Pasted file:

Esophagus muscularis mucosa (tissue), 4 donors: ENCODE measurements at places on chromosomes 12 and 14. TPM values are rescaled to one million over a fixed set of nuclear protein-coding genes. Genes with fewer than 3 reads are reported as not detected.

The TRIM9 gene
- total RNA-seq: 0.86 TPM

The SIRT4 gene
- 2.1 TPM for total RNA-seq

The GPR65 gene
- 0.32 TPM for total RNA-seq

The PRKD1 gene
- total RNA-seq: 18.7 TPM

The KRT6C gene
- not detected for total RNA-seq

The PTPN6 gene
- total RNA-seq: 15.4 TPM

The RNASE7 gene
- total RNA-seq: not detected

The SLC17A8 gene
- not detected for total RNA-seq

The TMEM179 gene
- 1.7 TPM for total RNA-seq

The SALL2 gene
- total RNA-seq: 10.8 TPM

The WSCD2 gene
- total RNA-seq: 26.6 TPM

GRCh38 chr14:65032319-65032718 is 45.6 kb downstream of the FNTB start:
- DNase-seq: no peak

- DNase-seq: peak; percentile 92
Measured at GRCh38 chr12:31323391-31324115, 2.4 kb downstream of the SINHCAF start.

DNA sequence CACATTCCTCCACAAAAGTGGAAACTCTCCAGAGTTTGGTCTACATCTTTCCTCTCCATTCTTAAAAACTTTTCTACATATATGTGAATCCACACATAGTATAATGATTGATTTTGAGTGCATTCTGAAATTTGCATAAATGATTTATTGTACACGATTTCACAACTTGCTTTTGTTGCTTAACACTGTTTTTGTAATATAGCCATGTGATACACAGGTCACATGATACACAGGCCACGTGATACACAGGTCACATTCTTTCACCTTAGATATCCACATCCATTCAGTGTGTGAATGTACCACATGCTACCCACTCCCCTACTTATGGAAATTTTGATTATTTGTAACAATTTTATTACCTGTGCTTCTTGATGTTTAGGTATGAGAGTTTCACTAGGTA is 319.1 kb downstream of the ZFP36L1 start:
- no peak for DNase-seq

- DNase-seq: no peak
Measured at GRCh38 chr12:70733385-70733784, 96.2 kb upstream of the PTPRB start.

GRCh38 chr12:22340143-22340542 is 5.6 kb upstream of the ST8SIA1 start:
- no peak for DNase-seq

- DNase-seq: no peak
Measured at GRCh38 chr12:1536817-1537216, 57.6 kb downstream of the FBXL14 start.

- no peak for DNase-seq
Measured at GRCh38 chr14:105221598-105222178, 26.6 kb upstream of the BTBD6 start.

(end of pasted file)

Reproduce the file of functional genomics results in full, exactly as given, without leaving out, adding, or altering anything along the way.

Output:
Esophagus muscularis mucosa (tissue), 4 donors: ENCODE measurements at places on chromosomes 12 and 14. TPM values are rescaled to one million over a fixed set of nuclear protein-coding genes. Genes with fewer than 3 reads are reported as not detected.

The TRIM9 gene
- total RNA-seq: 0.86 TPM

The SIRT4 gene
- 2.1 TPM for total RNA-seq

The GPR65 gene
- 0.32 TPM for total RNA-seq

The PRKD1 gene
- total RNA-seq: 18.7 TPM

The KRT6C gene
- not detected for total RNA-seq

The PTPN6 gene
- total RNA-seq: 15.4 TPM

The RNASE7 gene
- total RNA-seq: not detected

The SLC17A8 gene
- not detected for total RNA-seq

The TMEM179 gene
- 1.7 TPM for total RNA-seq

The SALL2 gene
- total RNA-seq: 10.8 TPM

The WSCD2 gene
- total RNA-seq: 26.6 TPM

GRCh38 chr14:65032319-65032718 is 45.6 kb downstream of the FNTB start:
- DNase-seq: no peak

- DNase-seq: peak; percentile 92
Measured at GRCh38 chr12:31323391-31324115, 2.4 kb downstream of the SINHCAF start.

DNA sequence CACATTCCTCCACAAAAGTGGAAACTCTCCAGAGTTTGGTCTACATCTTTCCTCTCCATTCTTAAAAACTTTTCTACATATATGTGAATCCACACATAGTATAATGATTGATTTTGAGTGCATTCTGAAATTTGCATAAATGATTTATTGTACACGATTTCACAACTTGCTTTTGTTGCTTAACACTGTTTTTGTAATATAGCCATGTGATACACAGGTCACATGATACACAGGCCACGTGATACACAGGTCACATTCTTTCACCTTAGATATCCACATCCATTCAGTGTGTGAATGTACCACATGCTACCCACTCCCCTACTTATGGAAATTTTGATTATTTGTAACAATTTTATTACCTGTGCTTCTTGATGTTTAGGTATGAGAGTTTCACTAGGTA is 319.1 kb downstream of the ZFP36L1 start:
- no peak for DNase-seq

- DNase-seq: no peak
Measured at GRCh38 chr12:70733385-70733784, 96.2 kb upstream of the PTPRB start.

GRCh38 chr12:22340143-22340542 is 5.6 kb upstream of the ST8SIA1 start:
- no peak for DNase-seq

- DNase-seq: no peak
Measured at GRCh38 chr12:1536817-1537216, 57.6 kb downstream of the FBXL14 start.

- no peak for DNase-seq
Measured at GRCh38 chr14:105221598-105222178, 26.6 kb upstream of the BTBD6 start.